Atlas Obscura is organizing trips! Join us on an adventure »
Today Only: 50% off Atlas Obscura books and calendars at Barnes & Noble »

Ehlanzeni, South Africa

Adam's Calendar

Hidden in the hills is an ancient stone structure, known only to a few, that some claim to be the oldest megalithic site in the world. 

In 2003, South African pilot Johan Heine was flying over the hills of the gorgeous Mpumalanga region of South Africa when he crashed his plane into the mountainside. After exiting the plane, Heine saw before him three monolithic, five-ton dolomite stones sticking out of the ground, and behind them a giant stone circle. The befuddled pilot didn’t know it yet, but he had just discovered an ancient manmade structure.

Known to only a select few and accessible solely by rough dirt roads past the wild horses of Kaapschehoop, the megalithic stone calendar is dubbed Adam’s Calendar. One archaeologist, Michael Tellinger, has claimed it is the oldest manmade structure in the world, though that claim has been disputed.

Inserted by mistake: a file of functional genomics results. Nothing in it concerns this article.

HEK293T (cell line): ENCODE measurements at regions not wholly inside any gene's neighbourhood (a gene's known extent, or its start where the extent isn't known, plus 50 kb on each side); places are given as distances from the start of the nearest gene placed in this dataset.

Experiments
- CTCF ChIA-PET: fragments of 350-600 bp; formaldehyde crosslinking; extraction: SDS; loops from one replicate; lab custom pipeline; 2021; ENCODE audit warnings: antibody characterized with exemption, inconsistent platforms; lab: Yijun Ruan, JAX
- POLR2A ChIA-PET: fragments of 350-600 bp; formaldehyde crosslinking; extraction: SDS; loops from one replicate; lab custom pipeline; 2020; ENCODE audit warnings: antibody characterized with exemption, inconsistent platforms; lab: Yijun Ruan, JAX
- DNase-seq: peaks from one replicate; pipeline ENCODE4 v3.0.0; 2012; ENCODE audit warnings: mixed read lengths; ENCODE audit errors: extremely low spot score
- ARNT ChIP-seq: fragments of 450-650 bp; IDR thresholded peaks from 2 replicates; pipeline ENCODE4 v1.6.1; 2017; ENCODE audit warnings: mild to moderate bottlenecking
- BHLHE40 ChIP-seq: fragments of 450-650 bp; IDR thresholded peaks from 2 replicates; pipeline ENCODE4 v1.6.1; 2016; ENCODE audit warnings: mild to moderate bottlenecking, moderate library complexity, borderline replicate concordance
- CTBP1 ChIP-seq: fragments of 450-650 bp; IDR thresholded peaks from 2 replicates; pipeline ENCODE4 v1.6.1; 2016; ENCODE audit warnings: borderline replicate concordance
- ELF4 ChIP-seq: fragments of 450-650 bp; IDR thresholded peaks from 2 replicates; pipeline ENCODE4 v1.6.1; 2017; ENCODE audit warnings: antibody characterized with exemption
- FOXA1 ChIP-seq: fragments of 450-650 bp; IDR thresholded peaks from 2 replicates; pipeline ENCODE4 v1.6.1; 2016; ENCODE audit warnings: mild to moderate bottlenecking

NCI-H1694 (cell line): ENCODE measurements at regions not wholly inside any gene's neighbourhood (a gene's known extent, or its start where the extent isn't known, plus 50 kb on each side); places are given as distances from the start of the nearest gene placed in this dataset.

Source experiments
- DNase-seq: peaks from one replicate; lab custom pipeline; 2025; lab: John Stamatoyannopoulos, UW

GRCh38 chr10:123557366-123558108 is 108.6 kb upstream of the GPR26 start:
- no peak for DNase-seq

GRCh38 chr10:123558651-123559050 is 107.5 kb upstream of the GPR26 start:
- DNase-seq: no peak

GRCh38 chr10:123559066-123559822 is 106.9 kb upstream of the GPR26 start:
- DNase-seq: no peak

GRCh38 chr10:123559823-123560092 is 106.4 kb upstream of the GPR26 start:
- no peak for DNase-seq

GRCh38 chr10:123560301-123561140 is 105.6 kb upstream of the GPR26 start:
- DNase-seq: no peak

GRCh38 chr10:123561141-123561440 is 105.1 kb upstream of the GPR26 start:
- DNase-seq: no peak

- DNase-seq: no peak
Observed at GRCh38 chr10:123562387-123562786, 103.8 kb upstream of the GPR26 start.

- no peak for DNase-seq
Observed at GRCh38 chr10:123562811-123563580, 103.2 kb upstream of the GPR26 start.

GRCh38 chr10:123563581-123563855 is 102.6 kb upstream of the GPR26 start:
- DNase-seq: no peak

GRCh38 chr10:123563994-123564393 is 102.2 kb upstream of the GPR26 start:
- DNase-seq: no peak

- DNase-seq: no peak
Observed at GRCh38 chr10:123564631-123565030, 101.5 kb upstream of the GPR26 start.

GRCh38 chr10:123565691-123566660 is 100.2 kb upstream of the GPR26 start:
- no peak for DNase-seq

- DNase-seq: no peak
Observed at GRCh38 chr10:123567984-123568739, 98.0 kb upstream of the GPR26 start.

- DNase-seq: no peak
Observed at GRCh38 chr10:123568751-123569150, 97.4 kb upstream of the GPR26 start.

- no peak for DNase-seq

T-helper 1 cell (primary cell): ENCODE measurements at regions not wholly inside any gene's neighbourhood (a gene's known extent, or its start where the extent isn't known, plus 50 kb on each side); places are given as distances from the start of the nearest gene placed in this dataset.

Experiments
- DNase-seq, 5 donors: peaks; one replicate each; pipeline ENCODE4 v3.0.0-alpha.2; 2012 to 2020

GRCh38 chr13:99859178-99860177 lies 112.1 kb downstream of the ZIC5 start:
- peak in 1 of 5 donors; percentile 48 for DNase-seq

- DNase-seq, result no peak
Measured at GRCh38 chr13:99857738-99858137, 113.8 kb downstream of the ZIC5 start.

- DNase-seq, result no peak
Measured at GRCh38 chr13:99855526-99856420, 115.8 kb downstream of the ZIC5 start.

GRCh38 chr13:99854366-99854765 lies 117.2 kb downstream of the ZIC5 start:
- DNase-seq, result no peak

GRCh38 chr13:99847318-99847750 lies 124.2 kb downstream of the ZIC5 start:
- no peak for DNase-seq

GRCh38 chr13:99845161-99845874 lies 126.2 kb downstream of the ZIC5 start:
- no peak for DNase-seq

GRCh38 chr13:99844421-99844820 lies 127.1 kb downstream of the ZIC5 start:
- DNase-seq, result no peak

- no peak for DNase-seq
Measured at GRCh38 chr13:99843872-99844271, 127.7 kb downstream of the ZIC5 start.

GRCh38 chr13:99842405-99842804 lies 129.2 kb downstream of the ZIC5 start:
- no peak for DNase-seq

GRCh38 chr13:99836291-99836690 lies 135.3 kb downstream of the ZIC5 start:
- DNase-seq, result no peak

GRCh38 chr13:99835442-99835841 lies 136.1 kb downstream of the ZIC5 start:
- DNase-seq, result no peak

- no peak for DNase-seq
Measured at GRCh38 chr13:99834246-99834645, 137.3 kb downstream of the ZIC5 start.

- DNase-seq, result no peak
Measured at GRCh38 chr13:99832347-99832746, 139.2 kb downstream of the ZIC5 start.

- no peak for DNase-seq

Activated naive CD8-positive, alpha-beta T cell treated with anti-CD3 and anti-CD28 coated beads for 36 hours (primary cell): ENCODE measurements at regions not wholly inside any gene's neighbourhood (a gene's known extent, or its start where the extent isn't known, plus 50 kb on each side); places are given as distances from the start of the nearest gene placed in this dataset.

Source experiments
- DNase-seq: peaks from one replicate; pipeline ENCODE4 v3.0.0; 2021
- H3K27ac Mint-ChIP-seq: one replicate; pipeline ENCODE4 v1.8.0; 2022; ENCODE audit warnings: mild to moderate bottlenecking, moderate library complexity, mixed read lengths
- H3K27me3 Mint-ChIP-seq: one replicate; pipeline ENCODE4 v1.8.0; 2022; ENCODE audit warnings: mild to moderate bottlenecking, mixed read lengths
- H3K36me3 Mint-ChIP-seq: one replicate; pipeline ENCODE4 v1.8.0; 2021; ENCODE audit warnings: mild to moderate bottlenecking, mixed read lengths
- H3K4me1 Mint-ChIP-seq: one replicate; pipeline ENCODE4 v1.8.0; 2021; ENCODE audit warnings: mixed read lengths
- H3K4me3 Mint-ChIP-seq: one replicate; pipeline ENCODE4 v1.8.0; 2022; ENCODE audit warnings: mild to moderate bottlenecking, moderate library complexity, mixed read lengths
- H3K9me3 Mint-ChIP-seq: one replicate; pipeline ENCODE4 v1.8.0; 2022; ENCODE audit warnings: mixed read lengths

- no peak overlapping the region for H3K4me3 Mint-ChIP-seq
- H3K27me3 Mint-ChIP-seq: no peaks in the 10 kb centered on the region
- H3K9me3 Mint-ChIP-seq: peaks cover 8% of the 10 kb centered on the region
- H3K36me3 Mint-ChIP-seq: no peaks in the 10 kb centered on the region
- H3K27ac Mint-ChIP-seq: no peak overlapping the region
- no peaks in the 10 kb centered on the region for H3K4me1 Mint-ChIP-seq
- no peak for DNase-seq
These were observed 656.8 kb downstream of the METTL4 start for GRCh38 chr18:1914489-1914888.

With the shape of a circle and a diameter of 100 feet, it is nicknamed the “Birthplace of the Sun” and dubbed “Africa’s Stonehenge.” Tellinger believes that the stone circle is aligned with the world’s equinoxes, solstices, and the cardinal directions of north, south, east, and west. He notes that the stones of Adam’s Calendar were built in alignment with Orion’s Belt, which follows a 26,000 year long cycle around the Earth. This leads Tellinger to believe that the calendar is as much as 250,000 years old, although the most commonly used figure is 75,000 years—still a full 16 times older than the Great Pyramids of Giza. As of now, the true age of Adam’s Calendar remains a mystery that is yet to be solved.